Originally, FFF was intended to be the method yielding the diffusion coefficient and consequently, the hydrodynamic radius calculated on the basis of retention data. That means it served as a separation and characterization method simultaneously. However, light-scattering detectors allow direct online measurement of not only hydrodynamic radius using dynamic light-scattering methodology, but also the direct determination of molar mass and the root mean square (RMS) radius (also called radius of gyration) using a MALS method (10,11). A MALS detector simultaneously measures the intensity of light scattered at different angles by polymer molecules eluting from a separation system. The molar mass and RMS radius of the polymer are calculated at regular intervals (every 1–2 s for the results presented in this article) across the chromatographic peak by means of a so-called Debye plot, which is used to extrapolate the intensities scattered at various angles to zero angle. The intercept and slope of such a plot at zero angle provide molar mass and RMS radius, respectively. The concentration of eluted molecules is measured by a concentration-sensitive detector, which is usually a refractive index (RI) detector.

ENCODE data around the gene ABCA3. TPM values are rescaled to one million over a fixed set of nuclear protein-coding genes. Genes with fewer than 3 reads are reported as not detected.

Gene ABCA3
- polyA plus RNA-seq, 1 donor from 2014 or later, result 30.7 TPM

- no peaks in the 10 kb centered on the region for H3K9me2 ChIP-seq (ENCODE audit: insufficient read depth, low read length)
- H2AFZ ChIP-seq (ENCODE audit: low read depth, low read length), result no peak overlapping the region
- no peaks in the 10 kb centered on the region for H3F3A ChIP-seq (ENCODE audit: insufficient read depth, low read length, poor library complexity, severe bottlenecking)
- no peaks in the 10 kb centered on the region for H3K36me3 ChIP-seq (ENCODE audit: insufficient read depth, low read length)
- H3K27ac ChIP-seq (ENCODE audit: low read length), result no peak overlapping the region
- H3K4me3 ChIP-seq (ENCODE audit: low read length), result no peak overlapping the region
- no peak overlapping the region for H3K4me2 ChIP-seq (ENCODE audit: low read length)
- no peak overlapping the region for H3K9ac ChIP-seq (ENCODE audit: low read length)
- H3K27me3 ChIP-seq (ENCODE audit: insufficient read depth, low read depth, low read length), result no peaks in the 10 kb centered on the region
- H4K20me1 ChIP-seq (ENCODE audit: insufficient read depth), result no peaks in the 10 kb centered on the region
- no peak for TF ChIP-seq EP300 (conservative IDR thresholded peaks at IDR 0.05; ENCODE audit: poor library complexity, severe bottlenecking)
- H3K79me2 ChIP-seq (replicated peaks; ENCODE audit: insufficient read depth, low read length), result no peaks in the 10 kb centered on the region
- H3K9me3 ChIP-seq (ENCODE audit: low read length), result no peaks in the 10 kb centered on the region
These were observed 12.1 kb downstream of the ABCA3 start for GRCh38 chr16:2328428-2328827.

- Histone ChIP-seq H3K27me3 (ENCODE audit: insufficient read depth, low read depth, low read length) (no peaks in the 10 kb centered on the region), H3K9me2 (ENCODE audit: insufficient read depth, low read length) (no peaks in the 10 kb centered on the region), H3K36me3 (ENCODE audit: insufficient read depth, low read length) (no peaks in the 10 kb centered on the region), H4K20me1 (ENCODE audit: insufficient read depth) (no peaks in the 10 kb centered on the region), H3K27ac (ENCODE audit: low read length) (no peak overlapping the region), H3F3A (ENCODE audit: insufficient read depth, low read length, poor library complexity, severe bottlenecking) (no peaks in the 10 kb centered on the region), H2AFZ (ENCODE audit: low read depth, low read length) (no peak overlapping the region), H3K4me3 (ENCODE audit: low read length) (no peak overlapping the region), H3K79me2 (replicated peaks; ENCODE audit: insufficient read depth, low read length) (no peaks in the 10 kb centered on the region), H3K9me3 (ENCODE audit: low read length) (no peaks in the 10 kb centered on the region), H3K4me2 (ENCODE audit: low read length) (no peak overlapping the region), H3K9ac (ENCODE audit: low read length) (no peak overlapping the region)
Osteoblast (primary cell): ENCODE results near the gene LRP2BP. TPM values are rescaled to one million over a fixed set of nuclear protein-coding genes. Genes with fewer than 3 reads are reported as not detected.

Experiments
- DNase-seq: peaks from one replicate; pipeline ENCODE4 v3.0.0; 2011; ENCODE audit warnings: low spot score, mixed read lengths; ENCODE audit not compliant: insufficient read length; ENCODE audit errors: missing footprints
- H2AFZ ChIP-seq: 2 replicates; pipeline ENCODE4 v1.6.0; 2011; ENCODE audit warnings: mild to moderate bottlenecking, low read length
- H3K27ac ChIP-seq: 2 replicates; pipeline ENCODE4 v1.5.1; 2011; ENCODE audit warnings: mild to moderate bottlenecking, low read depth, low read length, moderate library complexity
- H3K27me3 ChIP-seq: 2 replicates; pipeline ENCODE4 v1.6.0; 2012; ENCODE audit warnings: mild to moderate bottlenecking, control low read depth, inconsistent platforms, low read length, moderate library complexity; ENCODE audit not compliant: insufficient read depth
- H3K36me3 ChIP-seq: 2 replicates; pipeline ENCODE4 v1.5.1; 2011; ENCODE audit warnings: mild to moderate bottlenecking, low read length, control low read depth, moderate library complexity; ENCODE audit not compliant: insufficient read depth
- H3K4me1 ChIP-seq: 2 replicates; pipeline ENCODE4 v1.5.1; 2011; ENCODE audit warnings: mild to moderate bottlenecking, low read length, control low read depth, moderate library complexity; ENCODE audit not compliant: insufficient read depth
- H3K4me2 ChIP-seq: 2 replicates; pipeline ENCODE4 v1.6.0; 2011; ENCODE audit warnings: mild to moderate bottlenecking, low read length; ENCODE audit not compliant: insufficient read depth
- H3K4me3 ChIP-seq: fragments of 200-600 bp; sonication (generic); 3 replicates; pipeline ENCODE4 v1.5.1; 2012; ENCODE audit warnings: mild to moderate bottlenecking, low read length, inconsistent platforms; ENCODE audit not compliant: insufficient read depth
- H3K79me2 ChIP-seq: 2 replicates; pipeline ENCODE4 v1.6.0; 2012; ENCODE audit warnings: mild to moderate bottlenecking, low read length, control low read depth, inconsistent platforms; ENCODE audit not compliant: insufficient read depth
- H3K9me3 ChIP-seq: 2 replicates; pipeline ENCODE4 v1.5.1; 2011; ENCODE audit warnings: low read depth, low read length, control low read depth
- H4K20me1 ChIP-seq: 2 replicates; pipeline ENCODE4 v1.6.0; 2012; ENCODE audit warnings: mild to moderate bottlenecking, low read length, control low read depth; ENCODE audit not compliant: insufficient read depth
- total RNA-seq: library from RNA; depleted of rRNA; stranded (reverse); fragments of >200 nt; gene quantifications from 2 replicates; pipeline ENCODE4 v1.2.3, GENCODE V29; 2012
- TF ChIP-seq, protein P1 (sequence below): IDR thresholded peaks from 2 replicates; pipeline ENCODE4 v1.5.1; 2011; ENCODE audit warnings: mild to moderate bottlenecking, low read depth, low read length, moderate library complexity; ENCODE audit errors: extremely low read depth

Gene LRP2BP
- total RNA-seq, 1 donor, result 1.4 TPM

Our asymmetric flow FFF–MALS instrumental set-up consisted of an Eclipse FFF system (Wyatt Technology Corp., Santa Barbara, California), a DAWN EOS MALS photometer (Wyatt Technology), and a model 410 RI detector (Waters, Milford, Massachusetts). An SEC–MALS set-up was composed of an Alliance 2695 separations module (Waters), two 300 mm × 7.5 mm PLgel Mixed-C columns (Varian, Inc., Palo Alto, California), a miniDAWN MALS photometer (Wyatt Technology), and a model 2414 RI detector (Waters). Tetrahydrofuran was used as the mobile phase for both SEC and asymmetric flow FFF experiments at an SEC flow rate and asymmetric flow FFF channel flow rate of 1 mL/min. Samples were injected as solutions in tetrahydrofuran (for polymers typically 100 μL of about 0.2% [w/v]).